As part of the debt ceiling bill, the Senate will also vote on new budget rules that would make Congress cover any increases in government benefits with either a corresponding tax increase, spending cuts elsewhere or a combination of the two. The same would apply for new tax cuts, such as the tax credit Obama proposed Wednesday night for small businesses that hire more workers. The tax cuts would have to be "paid" for with corresponding spending cuts or increases in other taxes.

Senate Majority Leader Harry Reid, a Democrat whose own re-election is in danger this November, reversed course and came out in support of the new rules after moderate Democrats in the House insisted on them as condition for passing a new $14.3 trillion debt ceiling.

http://www.breitbart.com/article.php?id=D9DGSHEO0&show_article=1

petegz28
01-28-2010, 03:57 PM
Well, I hope the fucking Democrats are happy. We now officialy have a debt limit that exceeds the country's GDP.

HonestChieffan
01-28-2010, 04:07 PM
transperancy

petegz28
01-28-2010, 04:07 PM
One day, not even 24 hours really, after Obama has his rha-rha speech on controlling the defecit and etc, the Dems in a strict party-line vote approve the country to borrow more than the country's GDP.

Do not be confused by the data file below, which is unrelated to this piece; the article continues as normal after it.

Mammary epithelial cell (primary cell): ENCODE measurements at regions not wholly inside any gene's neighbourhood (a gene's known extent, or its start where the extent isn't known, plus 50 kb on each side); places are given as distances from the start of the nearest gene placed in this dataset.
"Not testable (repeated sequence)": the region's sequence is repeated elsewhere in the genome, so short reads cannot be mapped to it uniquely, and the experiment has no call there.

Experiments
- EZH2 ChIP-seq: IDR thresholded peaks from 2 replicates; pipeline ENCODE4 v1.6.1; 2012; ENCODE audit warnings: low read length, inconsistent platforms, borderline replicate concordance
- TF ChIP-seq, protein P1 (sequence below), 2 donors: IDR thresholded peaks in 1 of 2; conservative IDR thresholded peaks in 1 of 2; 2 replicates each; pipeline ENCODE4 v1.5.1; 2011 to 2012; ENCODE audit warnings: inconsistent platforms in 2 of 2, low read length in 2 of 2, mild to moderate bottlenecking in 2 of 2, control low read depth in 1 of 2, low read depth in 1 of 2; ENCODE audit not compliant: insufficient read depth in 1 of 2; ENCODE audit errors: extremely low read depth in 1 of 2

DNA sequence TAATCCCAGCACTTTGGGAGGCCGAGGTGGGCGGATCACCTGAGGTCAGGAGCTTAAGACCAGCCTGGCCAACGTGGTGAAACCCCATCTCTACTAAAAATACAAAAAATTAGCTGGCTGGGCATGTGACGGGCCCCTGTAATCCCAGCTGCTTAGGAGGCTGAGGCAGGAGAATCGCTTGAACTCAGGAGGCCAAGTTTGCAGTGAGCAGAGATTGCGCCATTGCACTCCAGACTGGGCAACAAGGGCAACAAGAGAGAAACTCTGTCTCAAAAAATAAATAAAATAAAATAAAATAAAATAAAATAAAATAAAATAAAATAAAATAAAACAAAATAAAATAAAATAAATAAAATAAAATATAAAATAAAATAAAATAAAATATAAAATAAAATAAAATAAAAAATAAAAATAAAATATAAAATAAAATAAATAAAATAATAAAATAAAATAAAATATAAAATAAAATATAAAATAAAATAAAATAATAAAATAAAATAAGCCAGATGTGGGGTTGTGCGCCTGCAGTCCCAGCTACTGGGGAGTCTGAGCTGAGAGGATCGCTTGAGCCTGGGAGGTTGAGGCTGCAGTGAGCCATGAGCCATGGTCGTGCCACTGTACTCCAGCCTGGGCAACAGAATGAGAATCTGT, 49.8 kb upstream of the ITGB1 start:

Now THAT is hope and change you can believe in.

CaliforniaChief
01-28-2010, 04:41 PM
One day, not even 24 hours really, after Obama has his rha-rha speech on controlling the defecit and etc, the Dems in a strict party-line vote approve the country to borrow more than the country's GDP.

Now THAT is hope and change you can believe in.

I was thinking the same thing. We'd better come up with a plan to get on top of our debt or else we will be finished. A comprehensive, painful approach to getting on top of it.

And this guy isn't going to be the one to make that happen.

Direckshun
01-28-2010, 04:42 PM
It's amazing how they'll act on this so quickly then stall the shit out of everything that would actually help decrease the deficit.

CaliforniaChief
01-28-2010, 04:52 PM